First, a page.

“Be a man.”
“Don’t cry, what are you – a girl?”
Words seem simple when we say them, but it’s amazing to realize the impact they have. Instead of the words dying, our young men are instead. Their feelings are simply not valued, and when many young men in our society try to express them they are shunned for being ‘feminine’ or ‘too emotional.’
Believe it or not, while society has portrayed a much different perspective on the matter; men have feelings too! Boys are taught more often than not to be tough, which is represented by being emotionless, and fearless. It’s only human to feel, its even been shown that men tend to feel more. With the recent suicide of Anthony Bourdain, our countries hearts are aching. It’s shedding new light on a growing issue in the US that has continuously been swept under the rug for years now. Male depression! But is masculinity playing a part!
The beloved, big names we all recognize,
Hunter S. Thompson.
The list is endless, although these men were famous, they were people. There are people who may not have their names in lights, just like you and I who are struggling. The ASFP (American Foundation for Suicide Prevention) Reports that not only is suicide the 10th leading cause of deaths in the US, that on average there are 123 suicides per day. The CDC reports one death by suicide every 12 minutes. For every one of those, 25 attempt. Currently, 7 out of 10 suicides in 2016 were white men, and men, in general, are dying by suicide about 3 times more than women.
It’s time for a change.
To put it simply, most men don’t feel as though they can express themselves. Instead, they take those feelings they have tucked away and they may act out. Acting overly masculine or partaking in overly dangerous activities. Anthony Bourdain spoke openly and often about his depression which raises the question we all are begging for an answer to.
Again, such an easy word to utter as we receive more horrendous news about a life ended too soon at one’s own hands. But words again, remember, are simply words. We must stop using words to solve problems and instead begin using logic to conquer the root problem. Instead of asking “Why did that happen?” we must ask, “Why did he not feel valued?” and “Why wasn’t proper help provided?”
Picture a time in your life where you felt depressed.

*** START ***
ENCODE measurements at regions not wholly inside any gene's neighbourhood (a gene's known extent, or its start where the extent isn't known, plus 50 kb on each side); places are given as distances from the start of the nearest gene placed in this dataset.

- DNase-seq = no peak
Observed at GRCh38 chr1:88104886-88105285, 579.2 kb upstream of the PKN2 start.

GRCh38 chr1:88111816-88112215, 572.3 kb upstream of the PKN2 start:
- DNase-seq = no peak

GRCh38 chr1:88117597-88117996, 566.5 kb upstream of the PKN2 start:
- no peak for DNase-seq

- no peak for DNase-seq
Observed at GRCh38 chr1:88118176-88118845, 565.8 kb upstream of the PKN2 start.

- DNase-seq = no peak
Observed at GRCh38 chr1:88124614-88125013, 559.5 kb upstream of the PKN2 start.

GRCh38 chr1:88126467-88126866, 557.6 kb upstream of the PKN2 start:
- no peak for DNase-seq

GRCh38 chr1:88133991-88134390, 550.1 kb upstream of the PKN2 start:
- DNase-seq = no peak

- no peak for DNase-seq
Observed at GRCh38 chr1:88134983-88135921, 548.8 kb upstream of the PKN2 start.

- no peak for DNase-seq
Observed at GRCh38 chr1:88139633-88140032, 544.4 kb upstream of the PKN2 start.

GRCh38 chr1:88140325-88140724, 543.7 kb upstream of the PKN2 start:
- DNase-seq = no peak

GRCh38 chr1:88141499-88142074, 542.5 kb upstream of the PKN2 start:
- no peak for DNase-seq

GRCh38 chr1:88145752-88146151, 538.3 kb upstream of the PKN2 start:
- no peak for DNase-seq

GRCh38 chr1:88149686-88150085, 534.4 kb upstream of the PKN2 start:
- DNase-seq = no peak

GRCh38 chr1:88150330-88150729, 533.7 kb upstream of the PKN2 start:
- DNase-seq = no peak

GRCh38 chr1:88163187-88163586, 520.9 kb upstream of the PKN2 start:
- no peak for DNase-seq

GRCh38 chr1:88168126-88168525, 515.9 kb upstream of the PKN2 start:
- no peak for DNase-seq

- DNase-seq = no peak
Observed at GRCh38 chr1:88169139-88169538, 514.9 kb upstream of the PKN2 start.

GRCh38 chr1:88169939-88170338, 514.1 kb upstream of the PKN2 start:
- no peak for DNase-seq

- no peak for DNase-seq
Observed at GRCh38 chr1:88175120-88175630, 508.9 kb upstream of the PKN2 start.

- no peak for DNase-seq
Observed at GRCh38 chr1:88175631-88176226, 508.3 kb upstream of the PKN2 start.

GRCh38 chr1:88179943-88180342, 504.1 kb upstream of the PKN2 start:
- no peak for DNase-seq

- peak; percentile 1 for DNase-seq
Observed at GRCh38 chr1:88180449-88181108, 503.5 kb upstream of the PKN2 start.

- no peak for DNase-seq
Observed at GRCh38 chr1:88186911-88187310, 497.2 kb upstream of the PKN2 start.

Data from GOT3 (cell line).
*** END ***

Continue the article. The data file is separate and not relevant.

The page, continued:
I’m sure it’s easy! Maybe you felt too fat, too skinny. Or you struggle with mental health and aren’t sure, or didn’t feel like you had a safe space to express those feelings. Maybe you lost someone dear to you, and your heart hasn’t quite been the same since their departure. Above all, maybe you were taught from such a young age that your feelings weren’t valid. That you and all other men had a responsibility, that being to shield your fragile heart from assistance. To ‘toughen up’ and to bear through it on your own.
These so-called ‘values’ are ruining our society as a whole. Yes, women are affected as well. And although some women may feel this way; it’s socially acceptable for a woman to cry, to share her feelings. It’s also much more common for a woman to attempt suicide and not succeed. This is not a sign of weakness, this is a sign of valued feelings. A sign that there’s something in her that tells her “What if?” or “Maybe, I can try…Just one more day.”
It’s so important if you or someone you know are thinking about committing suicide to take action. You are not alone, and if a loved one is showing signs or talking about committing suicide it’s important not to brush it off or leave them to ‘figure it out.
The National Institute of Mental Health’s website has some lists of possible signs and steps on how to help. Including asking the toughest question “Are you thinking of killing yourself?” When we think back to Bourdain and Robin Williams, they were portrayed as happy, funny characters. Bourdain was known for self-deprecating jokes and you have to wonder if people, myself included simply laughed without looking at the serious, underlying reason that these jokes were told to begin with. When we look at Williams, he was a treasure. Known for his kindness in the media and in his personal life and was a treasure. He was diagnosed with diseases both physical and mental and those could be what attributed to his later suicide.
It’s important for us to educate, and to nurture our young men as the suicide rate plummets. We must cherish all feelings for all people and release ourselves from the stigma that strength comes from solidarity. We are responsible in making this change not just in our world, but in our own lives with friends and families. Ask those tough questions and don’t fear the consequence of being there for someone when they need it the most. You could just save someone’s life.
An educational article written to provide information about rising depression in the male population. This article was not written by, nor is it intended to replace a licensed psychologist/psychiatrist. If you are contemplating suicide, hurting yourself or just need someone to talk to one of the many free, confidential helplines are 1-800-273-8255 (National Suicide Prevention Lifeline, open 24/7) You are important, your life matters, and you are loved.
You can also read about the emotional benefits of physical activity here!